The pandemic has placed an increased role of the superintendent as the communicator-in-chief. Many reflected on the pandemic similarly to this district leader, “My attention has now become focused on communications: when, how and what. It requires considerable effort to continue to shape a narrative that allows staff, community and students to feel safe, supported and cared for.” Superintendents described new communication skills they built, often through video platforms, and there are opportunities to find ways to continue to use these communication skills and platforms in the post-pandemic world.

Most interesting is how superintendents describe the change in meetings and travel. The travel changes seem particularly helpful for superintendents from more remote districts, like one rural superintendent, who said, “It has actually reduced the amount of time I spend traveling and allowed me more time to focus on student learning.” A number of superintendents said it has adjusted the work week, with meetings that used to be at night now in the day because they are virtual and the work week now being a seven-day week.

While many positions in the school system lack the opportunity for flexible hours since they are currently governed by the traditional school day, the superintendent position has some greater flexibility, which has been utilized by some superintendents during COVID. Rather than shifting hours, many have simply added more hours to their day and week with the growth and ease of virtual meetings. Going forward, having some greater flexibility with remote meetings, they may be able to focus better on student learning during the traditional school day.

For future study, rather than simply looking at the impact, it would be useful to reframe the question and look at the changes made during COVID that had a positive impact on the work of the superintendent and the success of the district. Given that British Columbia has not had the lockdowns and a complete shift to remote learning as some other jurisdictions in North America, some of the changes that others have seen may be blunted in BC. It is challenging to see the forest for the trees, and still being in the midst of the pandemic at the time of this survey has definitely limited the ability to see silver linings that may emerge.  Some of the changes in time-use that emerged during the pandemic may disappear in a post-COVID era, while others may be permanent.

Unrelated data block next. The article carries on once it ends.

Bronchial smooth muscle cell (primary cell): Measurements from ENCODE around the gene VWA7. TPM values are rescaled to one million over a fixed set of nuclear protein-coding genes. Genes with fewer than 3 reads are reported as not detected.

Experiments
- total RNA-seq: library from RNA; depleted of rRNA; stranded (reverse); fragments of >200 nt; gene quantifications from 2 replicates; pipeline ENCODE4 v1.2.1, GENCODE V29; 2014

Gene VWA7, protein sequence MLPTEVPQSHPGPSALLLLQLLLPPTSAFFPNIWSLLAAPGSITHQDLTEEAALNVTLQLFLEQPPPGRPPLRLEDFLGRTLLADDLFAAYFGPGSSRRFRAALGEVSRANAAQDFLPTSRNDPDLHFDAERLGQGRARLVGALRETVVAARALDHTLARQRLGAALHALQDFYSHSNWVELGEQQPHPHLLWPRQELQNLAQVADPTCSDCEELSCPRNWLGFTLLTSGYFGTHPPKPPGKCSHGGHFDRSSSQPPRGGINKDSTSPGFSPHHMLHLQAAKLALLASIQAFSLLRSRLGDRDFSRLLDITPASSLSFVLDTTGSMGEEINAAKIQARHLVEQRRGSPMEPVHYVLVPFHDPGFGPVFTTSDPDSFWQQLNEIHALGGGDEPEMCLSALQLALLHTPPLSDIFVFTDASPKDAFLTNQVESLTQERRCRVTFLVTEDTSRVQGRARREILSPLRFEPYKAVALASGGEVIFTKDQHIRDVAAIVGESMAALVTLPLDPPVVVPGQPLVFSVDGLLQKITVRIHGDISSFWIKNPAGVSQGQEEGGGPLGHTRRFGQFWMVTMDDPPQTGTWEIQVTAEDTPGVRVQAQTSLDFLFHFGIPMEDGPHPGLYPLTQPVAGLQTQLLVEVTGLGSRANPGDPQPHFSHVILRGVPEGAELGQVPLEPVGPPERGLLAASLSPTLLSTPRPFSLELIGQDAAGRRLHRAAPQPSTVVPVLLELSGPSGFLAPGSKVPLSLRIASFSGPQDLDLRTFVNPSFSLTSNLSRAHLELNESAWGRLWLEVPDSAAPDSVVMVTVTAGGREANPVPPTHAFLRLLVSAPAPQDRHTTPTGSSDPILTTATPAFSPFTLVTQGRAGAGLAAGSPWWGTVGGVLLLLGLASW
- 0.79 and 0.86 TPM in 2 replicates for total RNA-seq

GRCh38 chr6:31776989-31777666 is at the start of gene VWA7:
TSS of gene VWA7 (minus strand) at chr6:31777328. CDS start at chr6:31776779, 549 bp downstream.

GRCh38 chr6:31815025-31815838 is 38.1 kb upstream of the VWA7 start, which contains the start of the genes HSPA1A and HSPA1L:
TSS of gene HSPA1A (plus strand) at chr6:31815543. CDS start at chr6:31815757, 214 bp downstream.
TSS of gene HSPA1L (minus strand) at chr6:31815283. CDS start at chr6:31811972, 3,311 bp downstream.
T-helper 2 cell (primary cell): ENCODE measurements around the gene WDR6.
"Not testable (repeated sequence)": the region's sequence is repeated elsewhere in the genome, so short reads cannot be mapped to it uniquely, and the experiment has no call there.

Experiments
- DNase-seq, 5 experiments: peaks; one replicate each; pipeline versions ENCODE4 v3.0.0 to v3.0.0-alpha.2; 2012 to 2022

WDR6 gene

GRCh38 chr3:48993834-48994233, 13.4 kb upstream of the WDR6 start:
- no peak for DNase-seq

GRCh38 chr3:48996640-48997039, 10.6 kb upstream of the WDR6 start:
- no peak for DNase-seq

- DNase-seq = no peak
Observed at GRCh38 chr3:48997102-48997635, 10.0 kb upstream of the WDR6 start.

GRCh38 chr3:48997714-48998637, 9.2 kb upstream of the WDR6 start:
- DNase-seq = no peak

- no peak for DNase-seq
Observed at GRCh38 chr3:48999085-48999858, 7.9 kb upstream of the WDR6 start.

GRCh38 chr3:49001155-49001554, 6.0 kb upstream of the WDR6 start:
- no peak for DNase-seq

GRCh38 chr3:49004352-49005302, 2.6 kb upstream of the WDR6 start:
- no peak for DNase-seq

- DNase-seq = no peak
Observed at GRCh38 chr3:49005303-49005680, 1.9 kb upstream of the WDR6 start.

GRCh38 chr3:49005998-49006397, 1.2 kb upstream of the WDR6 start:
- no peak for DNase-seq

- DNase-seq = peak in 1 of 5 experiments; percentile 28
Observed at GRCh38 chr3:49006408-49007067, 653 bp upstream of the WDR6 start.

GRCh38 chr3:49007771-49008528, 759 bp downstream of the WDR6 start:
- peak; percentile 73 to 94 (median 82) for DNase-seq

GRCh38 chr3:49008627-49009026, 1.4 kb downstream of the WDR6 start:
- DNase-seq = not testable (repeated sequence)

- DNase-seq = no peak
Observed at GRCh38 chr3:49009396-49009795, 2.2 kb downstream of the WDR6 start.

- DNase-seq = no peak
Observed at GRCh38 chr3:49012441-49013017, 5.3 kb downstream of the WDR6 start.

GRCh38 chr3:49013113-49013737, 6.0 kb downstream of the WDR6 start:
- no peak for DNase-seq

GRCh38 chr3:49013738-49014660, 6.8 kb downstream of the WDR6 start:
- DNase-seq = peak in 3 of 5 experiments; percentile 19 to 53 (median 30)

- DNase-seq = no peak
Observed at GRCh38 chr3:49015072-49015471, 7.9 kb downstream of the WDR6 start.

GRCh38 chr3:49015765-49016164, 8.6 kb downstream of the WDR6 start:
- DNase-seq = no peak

Want to read more?  My full dissertation is available under the research tab.  Next week I will take a final look at implications for superintendents based on the findings around their use of time.

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I recently wrote about transparency, and in my comments, the discussion moved to finding balance, managing work, home, and finding strategies to being more accessible, but mindful that we need to be present in our non-work lives.  In looking at many of those using social media in education, the common denominator was — we have young families — making this issue/concern even more relevant.

The question: “How do you find the time?” is one I am asked, more than any other, from educators interested in social media. I also hear more from educators worried about expanding their accessibility online, “I just don’t have the time for it.”  To be clear and upfront, it takes time to build as well as participate in the community online. There are no promises that being accessible, modelling the use of social media, and engaging with others online, will reduce your work hours. Then again, we don’t need to sell everything in life with a promise it will allow us to work less.  There are many other motivators than the “promise of less work” in our lives.

I don’ t have the answers, but as with my blog on Transparency, I do have an emerging list of beliefs and strategies to make sense of my work/non-work relationships.

Building on a response to Chris Wejr on my blog, here are some principles/strategies which guide me: